Game Scoring: Modern Video Game Music Composition and/as Software Programming

  • ENNS, Mack (PI)

Project: Research project

Project Details


While playing a video game such as, say, The Legend of Zelda: Ocarina of Time (1998), players might notice that their gameplay directly affects the musical output of the game. For example, Ocarina-players might notice that the game’s music becomes more tense, exciting and dramatic in thematic content as they direct Link, the series protagonist, toward an enemy monster. Video game music composers, or “game scorers” design and program musical changes such as these, with the aim of elucidating gaming activity as it happens in real-time, and so they undertake compositional activities that do not inhere in scoring for non-interactive media, or traditional compositional modes. Despite this fact, little research is done to explain how game scores are composed differently from other forms of music.

The proposed project examines game scoring from a compositional perspective. Musicians and composers need to understand game scoring’s differences from traditional modes of composition, in order to see it not only as a lucrative venue for their musical practice, but also as an inspiring and creatively fulfilling one. The main questions that will inform the proposed project are: (a) How is game scoring different from scoring for other media, and from traditional composition?; (b) what types of compositional strategies do game scorers adopt in musically responding to an interactive art form?; and (c) how can aspiring game scorers without any programming background practice the design and creation of interactive music systems? I will explore how modern game scorers are designed and programmed, through (i) interviews with game scorers, designers and programmers working for both corporate and independent developers; (ii) case studies of interactive music systems for games; and (iii) a critical analysis of current game music programming software.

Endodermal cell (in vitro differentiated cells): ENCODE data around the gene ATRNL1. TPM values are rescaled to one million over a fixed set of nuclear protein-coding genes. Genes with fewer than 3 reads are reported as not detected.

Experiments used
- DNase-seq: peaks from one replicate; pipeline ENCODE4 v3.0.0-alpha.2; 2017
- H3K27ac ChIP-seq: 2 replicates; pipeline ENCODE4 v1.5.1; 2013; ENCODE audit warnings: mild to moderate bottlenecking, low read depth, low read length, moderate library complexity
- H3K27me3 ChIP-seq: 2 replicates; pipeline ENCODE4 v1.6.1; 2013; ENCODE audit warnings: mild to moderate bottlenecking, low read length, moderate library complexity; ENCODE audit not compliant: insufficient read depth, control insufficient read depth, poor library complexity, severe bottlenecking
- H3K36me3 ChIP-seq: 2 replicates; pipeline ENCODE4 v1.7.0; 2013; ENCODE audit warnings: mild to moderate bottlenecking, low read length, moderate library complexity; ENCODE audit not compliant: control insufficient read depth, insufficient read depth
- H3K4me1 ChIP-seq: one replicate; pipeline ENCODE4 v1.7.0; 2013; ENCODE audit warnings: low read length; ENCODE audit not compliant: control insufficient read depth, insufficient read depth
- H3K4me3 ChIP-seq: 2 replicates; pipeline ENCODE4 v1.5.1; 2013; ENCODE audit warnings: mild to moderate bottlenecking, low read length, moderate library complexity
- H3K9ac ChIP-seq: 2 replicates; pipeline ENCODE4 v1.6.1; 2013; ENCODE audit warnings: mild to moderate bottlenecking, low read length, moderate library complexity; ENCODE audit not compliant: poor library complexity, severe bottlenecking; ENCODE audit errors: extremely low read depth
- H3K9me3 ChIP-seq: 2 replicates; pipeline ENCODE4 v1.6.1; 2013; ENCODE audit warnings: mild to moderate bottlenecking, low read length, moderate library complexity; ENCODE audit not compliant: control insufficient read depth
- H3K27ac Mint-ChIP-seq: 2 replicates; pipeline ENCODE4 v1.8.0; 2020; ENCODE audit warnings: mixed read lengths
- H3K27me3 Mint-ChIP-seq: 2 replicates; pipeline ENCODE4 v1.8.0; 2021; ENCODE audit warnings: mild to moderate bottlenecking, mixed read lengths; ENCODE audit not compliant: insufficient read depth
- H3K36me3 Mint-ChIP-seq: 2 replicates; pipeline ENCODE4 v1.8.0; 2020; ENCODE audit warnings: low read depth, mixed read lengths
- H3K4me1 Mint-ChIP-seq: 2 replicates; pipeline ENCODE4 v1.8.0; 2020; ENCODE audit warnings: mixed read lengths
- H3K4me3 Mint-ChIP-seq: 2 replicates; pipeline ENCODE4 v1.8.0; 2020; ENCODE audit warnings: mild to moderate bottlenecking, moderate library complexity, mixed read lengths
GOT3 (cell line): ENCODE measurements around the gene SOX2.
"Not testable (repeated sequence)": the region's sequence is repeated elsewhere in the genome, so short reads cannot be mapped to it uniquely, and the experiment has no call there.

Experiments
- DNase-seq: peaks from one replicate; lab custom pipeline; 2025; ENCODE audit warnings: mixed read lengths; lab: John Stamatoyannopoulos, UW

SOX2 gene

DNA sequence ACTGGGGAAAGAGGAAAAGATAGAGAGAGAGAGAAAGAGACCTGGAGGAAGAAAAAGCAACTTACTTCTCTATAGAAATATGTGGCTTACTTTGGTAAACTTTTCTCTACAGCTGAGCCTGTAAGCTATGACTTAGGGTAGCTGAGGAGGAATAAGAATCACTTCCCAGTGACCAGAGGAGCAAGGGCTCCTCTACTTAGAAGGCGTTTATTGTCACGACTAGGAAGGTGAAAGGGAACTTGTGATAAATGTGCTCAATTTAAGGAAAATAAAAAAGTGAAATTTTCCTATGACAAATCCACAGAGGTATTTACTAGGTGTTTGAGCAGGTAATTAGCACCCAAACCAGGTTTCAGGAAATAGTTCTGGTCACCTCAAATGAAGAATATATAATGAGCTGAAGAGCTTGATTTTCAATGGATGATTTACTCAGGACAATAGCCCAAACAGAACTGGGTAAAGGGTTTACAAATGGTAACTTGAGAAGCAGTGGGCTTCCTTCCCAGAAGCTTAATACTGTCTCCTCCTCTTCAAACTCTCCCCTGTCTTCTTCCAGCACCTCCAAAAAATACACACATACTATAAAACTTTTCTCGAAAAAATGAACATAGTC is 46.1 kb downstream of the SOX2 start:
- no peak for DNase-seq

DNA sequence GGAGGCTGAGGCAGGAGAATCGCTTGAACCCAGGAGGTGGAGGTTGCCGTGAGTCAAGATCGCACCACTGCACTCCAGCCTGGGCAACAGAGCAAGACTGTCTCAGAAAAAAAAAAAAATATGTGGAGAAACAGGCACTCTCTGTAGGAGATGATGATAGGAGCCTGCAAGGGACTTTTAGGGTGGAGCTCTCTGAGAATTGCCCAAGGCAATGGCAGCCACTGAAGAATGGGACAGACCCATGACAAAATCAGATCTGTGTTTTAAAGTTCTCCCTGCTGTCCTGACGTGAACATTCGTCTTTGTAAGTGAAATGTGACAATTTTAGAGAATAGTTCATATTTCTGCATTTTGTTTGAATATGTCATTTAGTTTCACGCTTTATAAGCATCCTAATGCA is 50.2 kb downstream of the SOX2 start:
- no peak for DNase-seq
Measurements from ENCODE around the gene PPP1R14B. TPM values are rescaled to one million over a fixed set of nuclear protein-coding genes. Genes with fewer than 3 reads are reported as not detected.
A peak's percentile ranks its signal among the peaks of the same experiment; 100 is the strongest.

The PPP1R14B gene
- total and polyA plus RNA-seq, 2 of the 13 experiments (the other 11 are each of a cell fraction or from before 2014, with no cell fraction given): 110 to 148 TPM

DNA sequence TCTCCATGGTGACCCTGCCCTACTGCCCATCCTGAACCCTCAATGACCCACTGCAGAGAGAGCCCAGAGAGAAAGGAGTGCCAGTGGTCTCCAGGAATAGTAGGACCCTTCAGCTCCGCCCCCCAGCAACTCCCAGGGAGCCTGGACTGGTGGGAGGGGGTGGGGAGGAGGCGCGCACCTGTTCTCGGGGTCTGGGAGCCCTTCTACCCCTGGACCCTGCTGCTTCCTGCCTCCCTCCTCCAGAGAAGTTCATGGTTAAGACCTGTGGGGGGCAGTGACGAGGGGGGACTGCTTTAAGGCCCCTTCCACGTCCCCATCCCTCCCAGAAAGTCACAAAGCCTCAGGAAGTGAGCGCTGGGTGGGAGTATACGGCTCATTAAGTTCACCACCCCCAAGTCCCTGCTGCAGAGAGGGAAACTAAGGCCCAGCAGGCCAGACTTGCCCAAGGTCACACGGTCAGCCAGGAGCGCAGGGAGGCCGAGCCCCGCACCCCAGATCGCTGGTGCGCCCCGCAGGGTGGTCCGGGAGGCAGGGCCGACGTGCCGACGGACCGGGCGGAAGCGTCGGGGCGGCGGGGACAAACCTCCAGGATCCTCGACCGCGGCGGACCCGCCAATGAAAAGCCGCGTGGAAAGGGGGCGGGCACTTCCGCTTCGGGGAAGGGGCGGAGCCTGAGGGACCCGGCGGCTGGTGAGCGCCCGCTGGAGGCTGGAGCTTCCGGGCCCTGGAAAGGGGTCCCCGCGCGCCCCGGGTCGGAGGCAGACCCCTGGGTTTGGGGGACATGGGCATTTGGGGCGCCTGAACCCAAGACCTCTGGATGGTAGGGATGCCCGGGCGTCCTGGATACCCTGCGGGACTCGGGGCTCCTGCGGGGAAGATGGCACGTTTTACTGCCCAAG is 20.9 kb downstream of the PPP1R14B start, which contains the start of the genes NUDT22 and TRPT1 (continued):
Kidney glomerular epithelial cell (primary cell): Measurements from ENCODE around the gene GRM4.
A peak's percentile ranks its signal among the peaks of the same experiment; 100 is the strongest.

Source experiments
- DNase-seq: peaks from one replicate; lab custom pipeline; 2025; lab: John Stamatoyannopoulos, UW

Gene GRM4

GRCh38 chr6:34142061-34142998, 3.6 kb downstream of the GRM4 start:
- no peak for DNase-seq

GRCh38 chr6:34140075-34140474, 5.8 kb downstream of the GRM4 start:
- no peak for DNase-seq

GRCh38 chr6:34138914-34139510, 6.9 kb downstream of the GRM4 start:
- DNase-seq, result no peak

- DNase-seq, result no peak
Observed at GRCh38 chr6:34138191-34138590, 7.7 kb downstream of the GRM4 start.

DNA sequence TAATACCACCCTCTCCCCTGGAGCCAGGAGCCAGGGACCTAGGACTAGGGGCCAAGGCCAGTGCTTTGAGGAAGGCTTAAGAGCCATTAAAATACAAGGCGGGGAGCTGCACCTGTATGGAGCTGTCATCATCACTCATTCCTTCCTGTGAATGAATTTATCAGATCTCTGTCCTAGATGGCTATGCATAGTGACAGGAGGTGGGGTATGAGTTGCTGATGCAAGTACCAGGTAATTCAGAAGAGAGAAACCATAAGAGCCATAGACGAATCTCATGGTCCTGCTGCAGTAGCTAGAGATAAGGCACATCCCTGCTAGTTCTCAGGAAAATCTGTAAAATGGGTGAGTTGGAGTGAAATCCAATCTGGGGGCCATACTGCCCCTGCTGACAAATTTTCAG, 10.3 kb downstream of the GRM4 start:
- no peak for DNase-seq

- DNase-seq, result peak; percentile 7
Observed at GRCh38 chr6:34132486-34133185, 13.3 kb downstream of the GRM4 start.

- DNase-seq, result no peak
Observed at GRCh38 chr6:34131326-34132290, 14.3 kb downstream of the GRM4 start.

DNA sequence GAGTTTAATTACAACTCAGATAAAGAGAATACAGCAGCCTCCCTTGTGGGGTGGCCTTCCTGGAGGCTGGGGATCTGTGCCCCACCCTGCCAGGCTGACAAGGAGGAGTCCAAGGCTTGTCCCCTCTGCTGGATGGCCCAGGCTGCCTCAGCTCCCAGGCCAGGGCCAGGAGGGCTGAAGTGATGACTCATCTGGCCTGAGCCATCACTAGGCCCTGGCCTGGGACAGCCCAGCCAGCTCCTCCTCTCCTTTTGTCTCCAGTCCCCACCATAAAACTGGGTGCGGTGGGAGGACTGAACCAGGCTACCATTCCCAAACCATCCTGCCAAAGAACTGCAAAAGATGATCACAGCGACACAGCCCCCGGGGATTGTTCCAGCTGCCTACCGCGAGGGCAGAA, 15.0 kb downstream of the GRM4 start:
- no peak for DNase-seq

More than two billion people worldwide play computer and video games at least an hour a day. Each of these games has a soundtrack, and every gameplay experience is accompanied by a score. Very little research is done, however, to explain how the music these gamers hear every day is designed differently from other forms of music, and how game scorers devise and undertake entirely different musical and compositional methods to accommodate those differences. The proposed project is intended to begin the process of addressing this gap in scholarship, facilitate a proper understanding of this musical practice to aspiring game scorers, and provide musicians and composers with an avenue to practice skills that are fundamental to game scoring activity.
Effective start/end date1/01/23 → …


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